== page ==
Called to Serve: A History of Nuns in America

Called to Serve: A History of Nuns in America

Called to Serve: A History of Nuns in America

Called to Serve: A History of Nuns in America

Excerpt

Sister Mary Scullion, RSM, a member of the Sisters of Mercy, began working with Philadelphia’s homeless and mentally ill men and women in 1978 at the age of twenty-five, leading her, she once reflected, to “the most profound experience [she] ever had of God.” As her ministry to this population grew into a lifetime commitment, Sister Mary was arrested at least twice for distributing food to those homeless seeking shelter in Philadelphia’s 30 Street train station, and although never convicted, she spent several nights in jail. On another occasion, Sister Mary, along with some men and women who had been denied admittance to the city’s overcrowded shelters, occupied the basement of the Municipal Services Building, “the hub of city offices and services.” These public demonstrations, combined with other activities such as leading protestors into Philadelphia City Council meetings and badgering then Mayor Edward G. Rendell to increase city allocations for services for the homeless and mentally ill, drew cheers from some and angry comments from others. Rendell once remarked that “Sister Mary Scullion is Philadelphia’s Joan of Arc because so many people want to burn her at the stake.”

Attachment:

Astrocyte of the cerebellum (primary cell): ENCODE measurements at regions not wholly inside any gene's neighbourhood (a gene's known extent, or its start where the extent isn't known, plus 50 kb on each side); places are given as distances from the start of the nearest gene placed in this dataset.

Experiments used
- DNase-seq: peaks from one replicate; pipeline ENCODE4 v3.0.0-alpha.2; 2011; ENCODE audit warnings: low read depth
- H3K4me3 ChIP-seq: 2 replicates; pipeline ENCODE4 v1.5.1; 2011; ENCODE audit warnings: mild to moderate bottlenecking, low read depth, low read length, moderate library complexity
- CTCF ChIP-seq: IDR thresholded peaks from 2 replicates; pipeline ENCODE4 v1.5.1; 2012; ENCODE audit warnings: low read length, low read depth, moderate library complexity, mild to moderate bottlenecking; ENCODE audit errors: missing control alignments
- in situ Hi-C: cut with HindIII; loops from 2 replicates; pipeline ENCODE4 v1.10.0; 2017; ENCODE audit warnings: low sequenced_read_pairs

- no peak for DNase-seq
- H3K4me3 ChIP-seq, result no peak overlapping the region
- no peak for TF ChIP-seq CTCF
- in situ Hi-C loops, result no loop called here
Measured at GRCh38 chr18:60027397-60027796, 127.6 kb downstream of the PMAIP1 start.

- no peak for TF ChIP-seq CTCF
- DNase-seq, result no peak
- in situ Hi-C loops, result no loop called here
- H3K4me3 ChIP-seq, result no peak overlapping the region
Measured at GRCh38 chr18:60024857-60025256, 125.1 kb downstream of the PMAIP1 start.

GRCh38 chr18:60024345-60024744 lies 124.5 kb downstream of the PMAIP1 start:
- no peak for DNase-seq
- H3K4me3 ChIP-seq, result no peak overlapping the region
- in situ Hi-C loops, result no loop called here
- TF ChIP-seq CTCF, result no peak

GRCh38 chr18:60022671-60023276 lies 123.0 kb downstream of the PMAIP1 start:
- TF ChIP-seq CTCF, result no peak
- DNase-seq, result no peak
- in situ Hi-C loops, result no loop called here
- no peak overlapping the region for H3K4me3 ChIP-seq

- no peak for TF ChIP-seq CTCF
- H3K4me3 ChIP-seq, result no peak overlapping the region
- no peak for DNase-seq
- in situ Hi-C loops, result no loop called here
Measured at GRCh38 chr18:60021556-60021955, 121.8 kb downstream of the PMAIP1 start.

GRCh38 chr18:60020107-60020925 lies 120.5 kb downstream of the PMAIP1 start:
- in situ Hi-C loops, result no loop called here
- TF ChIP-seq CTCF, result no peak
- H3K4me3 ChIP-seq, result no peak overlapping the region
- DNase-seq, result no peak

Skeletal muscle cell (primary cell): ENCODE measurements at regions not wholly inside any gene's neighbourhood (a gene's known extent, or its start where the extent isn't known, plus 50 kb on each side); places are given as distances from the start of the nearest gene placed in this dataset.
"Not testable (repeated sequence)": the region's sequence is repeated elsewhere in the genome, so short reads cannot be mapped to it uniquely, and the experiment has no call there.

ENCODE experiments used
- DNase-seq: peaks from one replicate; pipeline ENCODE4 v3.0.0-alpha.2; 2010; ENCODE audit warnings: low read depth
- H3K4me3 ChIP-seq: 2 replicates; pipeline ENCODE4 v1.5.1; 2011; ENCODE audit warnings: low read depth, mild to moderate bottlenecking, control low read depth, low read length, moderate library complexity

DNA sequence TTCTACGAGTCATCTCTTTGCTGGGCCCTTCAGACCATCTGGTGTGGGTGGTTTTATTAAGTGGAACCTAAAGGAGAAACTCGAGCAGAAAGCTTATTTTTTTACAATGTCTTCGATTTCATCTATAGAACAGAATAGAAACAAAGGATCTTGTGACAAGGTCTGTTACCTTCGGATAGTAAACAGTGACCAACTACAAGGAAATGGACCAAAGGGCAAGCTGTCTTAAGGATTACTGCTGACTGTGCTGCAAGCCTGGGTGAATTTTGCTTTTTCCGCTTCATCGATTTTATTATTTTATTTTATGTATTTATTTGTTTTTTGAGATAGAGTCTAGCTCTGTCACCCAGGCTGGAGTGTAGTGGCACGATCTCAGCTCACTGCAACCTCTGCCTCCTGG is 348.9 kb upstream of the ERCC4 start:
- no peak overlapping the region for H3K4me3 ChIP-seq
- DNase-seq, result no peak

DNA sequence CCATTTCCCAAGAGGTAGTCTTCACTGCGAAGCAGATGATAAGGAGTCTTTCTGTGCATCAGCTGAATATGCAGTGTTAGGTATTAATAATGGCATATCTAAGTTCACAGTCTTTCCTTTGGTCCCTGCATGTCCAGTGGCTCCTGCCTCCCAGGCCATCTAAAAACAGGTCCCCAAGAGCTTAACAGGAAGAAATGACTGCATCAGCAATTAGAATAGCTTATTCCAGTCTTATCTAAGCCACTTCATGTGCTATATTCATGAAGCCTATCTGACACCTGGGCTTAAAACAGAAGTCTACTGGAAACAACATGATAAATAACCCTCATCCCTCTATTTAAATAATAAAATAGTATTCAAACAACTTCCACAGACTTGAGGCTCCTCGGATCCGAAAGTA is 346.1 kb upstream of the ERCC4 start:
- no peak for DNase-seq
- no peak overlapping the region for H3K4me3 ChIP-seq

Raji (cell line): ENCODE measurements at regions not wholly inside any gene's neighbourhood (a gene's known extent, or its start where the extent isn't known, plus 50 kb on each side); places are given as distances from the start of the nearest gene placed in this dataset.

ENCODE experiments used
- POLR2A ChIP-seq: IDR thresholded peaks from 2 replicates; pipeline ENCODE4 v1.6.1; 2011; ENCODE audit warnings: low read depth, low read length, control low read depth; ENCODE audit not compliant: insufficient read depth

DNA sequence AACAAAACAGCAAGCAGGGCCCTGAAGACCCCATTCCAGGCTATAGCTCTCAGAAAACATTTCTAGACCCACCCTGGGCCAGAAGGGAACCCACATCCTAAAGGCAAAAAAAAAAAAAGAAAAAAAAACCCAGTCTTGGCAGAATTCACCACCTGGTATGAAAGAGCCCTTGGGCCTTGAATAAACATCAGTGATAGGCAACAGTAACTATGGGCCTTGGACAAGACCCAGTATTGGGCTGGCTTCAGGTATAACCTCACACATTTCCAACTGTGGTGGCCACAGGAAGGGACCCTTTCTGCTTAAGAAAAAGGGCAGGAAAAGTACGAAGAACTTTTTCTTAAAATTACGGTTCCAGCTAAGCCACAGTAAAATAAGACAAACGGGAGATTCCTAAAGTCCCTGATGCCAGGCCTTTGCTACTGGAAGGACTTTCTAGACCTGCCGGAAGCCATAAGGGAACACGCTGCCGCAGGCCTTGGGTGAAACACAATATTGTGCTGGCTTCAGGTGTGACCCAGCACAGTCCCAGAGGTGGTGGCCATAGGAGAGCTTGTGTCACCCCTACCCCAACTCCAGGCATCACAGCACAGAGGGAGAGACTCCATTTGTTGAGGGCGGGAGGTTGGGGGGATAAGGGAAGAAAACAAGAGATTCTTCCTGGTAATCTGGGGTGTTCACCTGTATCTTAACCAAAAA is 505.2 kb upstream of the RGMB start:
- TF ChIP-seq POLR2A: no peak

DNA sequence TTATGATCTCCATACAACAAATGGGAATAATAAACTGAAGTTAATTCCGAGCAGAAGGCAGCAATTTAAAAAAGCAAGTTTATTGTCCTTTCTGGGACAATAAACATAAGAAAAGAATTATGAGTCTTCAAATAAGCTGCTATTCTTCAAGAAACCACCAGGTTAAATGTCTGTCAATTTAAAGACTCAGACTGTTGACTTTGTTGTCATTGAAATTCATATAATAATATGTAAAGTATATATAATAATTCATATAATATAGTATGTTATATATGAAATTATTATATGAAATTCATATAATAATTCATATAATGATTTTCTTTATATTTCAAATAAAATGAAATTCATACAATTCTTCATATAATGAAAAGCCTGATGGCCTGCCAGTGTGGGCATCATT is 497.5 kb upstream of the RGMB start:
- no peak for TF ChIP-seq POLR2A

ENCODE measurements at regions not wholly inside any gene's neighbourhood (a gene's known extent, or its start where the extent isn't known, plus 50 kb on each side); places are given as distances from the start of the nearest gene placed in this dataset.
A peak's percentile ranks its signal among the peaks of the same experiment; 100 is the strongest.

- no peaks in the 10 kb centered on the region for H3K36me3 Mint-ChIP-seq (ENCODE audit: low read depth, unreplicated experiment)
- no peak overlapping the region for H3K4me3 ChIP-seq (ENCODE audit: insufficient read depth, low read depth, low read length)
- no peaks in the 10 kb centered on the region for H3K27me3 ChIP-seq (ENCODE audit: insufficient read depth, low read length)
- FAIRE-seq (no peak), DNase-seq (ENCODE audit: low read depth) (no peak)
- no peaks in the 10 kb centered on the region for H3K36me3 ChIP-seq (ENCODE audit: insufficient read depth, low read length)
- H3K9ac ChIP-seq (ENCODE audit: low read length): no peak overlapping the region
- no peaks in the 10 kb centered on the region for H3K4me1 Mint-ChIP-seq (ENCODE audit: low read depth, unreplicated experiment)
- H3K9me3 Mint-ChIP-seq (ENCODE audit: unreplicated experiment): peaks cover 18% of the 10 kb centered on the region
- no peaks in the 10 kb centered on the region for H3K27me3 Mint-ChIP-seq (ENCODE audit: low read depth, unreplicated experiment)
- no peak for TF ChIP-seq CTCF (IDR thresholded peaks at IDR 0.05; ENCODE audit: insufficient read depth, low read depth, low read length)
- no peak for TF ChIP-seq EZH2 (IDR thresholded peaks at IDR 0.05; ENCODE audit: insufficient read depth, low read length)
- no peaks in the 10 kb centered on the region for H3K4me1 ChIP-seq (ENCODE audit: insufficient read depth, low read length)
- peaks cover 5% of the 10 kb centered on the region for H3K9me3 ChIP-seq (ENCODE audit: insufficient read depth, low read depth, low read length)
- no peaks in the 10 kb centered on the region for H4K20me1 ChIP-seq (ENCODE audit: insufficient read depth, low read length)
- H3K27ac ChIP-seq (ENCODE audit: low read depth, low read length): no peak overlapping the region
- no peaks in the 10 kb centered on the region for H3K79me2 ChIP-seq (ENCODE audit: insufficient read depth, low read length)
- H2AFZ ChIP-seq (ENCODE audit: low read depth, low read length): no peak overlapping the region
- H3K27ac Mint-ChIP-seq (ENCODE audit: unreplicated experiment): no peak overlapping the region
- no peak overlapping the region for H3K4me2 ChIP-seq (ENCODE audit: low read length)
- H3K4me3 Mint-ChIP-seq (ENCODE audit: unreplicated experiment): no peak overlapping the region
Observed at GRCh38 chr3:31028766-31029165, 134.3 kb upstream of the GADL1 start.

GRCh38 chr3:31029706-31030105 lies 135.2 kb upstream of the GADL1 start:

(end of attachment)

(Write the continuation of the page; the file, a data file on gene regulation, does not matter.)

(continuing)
All women religious, often called nuns or sisters by the general public, take vows of poverty, chastity, and obedience, but Sisters of Mercy also vow to care for the poor, sick, and ignorant. Project H.O.M.E., which Sister Mary cofounded with Joan Dawson McConnon, a lay activist and volunteer working with the homeless, in 1989, helped her to live this fourth vow by seeking solutions to the problem of homelessness. The approximately 56,000 women religious serving the Catholic Church in the United States at the beginning of the twenty-first century, like Sister Mary Scullion, constitute the most recent in a long line of sisters and nuns whose commitment to their faith led them to choose a life of service to those in need.

The history of women religious is intricately connected to the story of the church in the United States. The small group of Catholics who sailed from England on two ships, the Ark and the Dove, in 1633 certainly did not imagine the large number of parishes, schools, hospitals, and social service . . .

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